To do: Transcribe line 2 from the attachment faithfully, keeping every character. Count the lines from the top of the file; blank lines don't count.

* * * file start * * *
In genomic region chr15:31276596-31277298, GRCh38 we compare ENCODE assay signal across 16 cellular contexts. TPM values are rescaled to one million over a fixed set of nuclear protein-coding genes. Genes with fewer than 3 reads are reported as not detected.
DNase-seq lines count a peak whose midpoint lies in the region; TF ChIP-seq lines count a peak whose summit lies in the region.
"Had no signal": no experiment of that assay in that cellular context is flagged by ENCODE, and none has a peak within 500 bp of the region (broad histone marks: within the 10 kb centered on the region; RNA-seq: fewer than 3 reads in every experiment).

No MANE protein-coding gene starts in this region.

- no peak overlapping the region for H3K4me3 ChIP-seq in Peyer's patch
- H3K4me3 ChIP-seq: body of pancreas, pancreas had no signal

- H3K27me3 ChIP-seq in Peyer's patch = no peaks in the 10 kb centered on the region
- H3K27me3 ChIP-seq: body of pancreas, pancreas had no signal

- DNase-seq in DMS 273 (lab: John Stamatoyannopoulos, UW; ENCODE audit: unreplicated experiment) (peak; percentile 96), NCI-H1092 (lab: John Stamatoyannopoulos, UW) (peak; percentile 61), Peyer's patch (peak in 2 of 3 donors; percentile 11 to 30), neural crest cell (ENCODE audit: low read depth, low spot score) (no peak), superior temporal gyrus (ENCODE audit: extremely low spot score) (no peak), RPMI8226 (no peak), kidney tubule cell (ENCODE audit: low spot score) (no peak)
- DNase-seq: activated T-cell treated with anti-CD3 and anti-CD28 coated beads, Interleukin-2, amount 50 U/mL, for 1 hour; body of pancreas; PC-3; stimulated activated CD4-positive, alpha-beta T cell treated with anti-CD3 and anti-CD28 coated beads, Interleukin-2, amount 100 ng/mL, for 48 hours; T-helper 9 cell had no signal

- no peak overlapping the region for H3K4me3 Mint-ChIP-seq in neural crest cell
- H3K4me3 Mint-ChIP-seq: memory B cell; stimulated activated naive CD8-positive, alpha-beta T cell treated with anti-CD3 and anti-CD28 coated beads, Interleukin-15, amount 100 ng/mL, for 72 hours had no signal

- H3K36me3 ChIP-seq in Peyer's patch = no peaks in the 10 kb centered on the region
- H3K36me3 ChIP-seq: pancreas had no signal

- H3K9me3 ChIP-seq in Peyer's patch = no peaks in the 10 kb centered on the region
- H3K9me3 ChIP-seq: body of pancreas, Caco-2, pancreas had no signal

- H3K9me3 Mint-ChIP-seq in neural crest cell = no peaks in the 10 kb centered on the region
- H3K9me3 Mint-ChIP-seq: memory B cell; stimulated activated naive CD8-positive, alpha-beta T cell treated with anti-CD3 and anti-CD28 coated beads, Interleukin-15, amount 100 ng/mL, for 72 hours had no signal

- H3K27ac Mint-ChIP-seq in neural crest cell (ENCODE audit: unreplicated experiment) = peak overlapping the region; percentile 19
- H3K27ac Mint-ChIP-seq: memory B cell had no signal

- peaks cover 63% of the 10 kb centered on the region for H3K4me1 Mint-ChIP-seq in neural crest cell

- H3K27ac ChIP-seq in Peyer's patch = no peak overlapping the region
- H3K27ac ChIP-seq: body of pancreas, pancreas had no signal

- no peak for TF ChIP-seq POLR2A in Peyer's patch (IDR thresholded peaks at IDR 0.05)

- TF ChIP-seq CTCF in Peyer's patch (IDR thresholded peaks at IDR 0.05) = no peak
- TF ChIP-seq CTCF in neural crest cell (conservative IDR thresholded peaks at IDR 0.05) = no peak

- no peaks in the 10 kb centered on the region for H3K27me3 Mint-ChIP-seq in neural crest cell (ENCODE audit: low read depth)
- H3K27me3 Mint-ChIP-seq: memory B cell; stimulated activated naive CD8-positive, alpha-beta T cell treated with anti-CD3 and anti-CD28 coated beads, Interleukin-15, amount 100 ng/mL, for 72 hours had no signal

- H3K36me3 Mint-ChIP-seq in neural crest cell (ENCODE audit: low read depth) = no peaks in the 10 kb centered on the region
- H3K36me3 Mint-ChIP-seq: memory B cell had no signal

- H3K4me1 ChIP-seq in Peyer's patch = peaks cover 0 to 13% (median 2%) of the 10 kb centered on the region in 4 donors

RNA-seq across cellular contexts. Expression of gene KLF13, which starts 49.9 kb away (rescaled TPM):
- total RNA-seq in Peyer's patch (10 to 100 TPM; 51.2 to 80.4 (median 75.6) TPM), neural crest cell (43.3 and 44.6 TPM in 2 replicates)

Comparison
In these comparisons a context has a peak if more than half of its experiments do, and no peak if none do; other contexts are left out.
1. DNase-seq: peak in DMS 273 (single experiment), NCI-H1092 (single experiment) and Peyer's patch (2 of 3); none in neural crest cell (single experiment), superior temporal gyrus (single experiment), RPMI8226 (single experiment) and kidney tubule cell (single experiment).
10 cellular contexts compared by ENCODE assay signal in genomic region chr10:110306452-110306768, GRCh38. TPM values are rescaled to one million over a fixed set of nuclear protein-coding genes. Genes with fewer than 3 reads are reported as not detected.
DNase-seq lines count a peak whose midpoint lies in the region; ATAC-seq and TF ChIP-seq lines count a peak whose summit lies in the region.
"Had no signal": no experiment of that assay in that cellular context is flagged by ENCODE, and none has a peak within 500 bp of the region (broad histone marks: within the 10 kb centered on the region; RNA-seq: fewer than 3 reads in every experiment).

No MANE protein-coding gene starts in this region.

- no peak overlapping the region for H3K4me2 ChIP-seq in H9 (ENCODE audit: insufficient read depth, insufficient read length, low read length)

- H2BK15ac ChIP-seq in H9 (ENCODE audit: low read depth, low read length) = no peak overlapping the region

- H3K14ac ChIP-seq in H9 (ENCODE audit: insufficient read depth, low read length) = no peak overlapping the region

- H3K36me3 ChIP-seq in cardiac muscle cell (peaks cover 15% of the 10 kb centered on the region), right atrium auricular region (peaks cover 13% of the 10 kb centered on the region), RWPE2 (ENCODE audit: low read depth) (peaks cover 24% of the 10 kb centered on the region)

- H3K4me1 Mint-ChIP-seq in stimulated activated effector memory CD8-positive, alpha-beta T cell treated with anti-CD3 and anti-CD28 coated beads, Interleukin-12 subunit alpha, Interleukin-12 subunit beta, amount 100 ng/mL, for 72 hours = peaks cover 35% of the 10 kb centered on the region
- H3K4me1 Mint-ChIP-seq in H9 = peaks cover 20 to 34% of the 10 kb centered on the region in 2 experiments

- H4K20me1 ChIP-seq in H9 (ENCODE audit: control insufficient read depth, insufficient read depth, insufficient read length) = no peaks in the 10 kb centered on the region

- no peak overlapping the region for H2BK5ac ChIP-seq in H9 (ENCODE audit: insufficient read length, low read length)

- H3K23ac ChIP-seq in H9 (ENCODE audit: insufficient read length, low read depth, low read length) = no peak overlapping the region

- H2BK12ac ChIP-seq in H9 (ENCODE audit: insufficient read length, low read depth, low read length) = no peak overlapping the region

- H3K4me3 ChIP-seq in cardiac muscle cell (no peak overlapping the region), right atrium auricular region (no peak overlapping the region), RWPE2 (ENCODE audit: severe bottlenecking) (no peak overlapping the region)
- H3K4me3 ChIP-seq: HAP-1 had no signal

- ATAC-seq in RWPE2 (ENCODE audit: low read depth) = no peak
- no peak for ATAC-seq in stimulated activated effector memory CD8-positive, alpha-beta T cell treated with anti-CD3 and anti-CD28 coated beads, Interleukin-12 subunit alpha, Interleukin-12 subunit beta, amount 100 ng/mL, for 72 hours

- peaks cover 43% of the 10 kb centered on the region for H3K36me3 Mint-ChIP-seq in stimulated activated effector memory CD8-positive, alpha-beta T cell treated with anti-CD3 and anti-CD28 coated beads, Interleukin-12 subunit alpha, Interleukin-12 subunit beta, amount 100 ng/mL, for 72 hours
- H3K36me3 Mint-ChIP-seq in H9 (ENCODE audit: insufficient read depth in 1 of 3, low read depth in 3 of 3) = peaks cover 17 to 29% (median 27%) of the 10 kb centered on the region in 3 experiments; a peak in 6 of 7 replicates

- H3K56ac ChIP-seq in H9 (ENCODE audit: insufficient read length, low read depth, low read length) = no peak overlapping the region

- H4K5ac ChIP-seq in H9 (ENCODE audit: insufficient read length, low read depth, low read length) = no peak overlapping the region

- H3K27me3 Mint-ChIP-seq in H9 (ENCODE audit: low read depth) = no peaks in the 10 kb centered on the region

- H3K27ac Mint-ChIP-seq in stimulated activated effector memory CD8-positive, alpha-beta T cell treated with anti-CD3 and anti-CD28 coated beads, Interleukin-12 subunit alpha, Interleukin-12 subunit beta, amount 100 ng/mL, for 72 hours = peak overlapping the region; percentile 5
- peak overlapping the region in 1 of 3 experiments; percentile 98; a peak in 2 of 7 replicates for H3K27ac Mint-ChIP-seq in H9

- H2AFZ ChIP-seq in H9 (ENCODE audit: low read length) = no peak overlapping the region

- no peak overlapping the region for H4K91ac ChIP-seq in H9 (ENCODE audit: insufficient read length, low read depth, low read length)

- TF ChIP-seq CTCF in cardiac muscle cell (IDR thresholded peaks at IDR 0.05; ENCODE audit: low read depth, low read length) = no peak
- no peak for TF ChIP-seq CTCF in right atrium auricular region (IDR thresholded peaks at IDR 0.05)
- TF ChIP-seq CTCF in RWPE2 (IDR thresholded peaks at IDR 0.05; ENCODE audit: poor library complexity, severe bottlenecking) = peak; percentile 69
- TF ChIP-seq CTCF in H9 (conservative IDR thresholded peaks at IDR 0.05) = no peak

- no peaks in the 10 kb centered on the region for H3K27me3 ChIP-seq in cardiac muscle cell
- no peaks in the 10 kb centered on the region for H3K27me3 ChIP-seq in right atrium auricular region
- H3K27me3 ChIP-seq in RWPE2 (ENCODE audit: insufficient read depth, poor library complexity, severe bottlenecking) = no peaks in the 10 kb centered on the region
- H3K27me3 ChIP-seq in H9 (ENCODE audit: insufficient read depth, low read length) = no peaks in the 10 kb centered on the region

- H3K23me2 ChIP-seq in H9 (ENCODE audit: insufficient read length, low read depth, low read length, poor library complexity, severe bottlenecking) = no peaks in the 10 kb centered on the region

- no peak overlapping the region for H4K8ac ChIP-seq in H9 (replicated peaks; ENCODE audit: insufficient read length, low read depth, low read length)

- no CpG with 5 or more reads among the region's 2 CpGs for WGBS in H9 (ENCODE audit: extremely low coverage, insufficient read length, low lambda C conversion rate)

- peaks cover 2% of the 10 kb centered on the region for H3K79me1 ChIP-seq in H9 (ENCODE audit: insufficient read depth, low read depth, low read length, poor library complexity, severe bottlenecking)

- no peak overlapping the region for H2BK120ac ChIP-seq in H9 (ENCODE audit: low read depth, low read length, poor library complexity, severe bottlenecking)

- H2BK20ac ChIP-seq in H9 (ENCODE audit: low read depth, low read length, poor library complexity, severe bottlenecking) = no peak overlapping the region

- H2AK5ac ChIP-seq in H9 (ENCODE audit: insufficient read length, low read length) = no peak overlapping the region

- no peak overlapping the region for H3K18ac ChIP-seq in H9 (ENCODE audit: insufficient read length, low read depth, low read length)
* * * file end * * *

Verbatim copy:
DNase-seq lines count a peak whose midpoint lies in the region; TF ChIP-seq lines count a peak whose summit lies in the region.